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I'm refactoring some code I wrote and I have to decide if I wanna put a switch statement into a while loop or repeat the while loop into each case blocks. The two different ways are something like the following pseudocode:

Option 1)

while (cnt > 0) {
    switch (value) {
    case A:
        doSomething();
        break;
    case B:
        doSomethingElse();
        break;
    ...
    default:
        default();
        break;
    }
    cnt--;
}

Option 2)

switch (value) {
case A:
     while( cnt > 0){
        doSomething();
        cnt--;
      }
case B:
     while( cnt > 0){
        doSomethingElse();
        cnt--;
      }
...
default: 
     while( cnt > 0){
        default();
        cnt--;
      }
}

I think the first option follows better the DRY principle because I don't repeat every time the while and the cnt--. Although I like a bit better the second option because once it picks a case in the switch statement, it starts to loop in the while and it doesn't have to evaluate the switch condition anymore.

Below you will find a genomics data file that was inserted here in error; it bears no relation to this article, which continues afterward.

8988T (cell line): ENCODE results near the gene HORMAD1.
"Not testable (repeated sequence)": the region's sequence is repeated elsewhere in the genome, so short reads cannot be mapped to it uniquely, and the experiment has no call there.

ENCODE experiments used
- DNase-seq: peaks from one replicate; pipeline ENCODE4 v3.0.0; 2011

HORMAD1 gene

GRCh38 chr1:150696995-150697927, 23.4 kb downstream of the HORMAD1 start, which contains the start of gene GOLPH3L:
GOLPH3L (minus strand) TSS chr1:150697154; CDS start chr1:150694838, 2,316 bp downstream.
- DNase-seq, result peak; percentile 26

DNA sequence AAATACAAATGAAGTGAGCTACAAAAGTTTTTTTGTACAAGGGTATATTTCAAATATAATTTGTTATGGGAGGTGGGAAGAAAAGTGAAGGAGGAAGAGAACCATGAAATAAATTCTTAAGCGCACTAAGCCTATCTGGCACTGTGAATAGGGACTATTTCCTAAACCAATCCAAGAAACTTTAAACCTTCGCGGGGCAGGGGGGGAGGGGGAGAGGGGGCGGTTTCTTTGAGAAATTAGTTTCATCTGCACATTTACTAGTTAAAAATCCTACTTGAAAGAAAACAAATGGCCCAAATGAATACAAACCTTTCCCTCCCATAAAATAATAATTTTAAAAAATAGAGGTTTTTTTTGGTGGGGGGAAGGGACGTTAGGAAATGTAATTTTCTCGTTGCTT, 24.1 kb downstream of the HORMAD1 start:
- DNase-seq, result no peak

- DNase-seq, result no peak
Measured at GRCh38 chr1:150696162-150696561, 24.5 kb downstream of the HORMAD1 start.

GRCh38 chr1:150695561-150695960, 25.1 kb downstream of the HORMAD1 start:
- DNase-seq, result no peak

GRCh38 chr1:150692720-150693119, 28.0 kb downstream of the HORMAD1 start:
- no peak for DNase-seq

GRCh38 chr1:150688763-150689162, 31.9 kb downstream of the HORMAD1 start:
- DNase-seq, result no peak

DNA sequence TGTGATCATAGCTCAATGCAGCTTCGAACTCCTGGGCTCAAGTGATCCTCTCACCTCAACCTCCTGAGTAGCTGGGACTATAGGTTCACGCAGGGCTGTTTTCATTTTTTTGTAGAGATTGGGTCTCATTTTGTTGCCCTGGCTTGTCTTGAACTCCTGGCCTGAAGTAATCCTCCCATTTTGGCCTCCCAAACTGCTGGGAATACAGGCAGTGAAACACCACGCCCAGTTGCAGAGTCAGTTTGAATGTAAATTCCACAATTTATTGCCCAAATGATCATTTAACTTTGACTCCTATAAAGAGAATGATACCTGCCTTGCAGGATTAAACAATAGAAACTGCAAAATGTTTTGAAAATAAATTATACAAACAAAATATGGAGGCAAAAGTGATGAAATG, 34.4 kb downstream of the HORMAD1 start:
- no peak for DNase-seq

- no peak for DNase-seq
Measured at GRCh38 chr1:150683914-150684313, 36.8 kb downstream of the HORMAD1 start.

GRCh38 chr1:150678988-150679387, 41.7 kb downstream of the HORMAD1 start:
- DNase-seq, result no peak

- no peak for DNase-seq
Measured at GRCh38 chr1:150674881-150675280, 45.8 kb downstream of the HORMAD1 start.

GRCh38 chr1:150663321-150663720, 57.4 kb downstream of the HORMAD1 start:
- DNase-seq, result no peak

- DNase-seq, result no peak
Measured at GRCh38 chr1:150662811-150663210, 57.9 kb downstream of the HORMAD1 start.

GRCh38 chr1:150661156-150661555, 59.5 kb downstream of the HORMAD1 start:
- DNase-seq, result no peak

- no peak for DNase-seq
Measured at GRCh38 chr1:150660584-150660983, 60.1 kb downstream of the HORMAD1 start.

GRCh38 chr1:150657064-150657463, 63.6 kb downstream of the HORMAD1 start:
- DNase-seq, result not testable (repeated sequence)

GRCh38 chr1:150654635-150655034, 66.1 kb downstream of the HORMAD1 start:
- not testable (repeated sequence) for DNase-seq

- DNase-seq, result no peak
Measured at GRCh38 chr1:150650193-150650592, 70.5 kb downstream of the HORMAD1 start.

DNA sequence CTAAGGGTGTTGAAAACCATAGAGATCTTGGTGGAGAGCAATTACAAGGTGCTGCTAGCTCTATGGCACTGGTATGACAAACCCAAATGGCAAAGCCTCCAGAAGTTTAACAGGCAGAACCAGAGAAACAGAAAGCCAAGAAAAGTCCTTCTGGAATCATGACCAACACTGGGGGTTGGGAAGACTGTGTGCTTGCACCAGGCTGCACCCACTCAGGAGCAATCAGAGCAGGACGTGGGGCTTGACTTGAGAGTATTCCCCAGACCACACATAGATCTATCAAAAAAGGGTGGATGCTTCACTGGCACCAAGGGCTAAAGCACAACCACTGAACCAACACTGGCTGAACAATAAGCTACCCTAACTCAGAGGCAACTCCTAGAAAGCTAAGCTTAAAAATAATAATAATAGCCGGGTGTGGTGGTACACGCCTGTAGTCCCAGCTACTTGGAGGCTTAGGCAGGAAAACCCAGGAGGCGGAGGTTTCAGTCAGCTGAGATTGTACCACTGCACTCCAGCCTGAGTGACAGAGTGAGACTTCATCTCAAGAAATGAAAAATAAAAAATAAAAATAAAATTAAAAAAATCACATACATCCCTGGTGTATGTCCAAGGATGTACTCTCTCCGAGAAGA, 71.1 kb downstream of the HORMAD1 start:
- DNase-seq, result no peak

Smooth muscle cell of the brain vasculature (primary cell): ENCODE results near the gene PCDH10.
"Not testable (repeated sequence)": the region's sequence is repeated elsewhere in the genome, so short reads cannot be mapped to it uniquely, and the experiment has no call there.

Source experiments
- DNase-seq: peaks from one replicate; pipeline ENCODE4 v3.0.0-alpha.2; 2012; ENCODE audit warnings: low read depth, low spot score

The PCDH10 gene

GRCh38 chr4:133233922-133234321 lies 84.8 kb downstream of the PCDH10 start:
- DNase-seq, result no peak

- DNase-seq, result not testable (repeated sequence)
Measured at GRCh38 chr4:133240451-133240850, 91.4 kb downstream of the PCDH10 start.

So, which of these two solutions would you pick and why?

NB: We can assume that the switch-condition (i.e. the variable "value" in the code below) doesn't change for the entire while loop, in other words: the operations doSomething(), doSomethingElse() etc. do not affect the switch statement.

NB2: In the real code I'm working on, the while loop can be very huge. "Cnt", for some test cases, can be of the order of 10^9

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up vote 4 down vote accepted

In most cases, a Loop-switch sequence is an antipattern you should avoid for the sake of clarity, and since you mention cnt can become quite huge also for the sake of performance.

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If cnt is used only to control how many times doSomething(), etc., are called, you should consider passing it into the method and looping inside the method. Normally I would say don't worry about performance, but if you're actually talking about 10^9 iterations, you should avoid repeating the switch.

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Option 2 is more straightforward as you are putting the emphasis on the switch-statement and having to work through a case in every iteration might consume more time.

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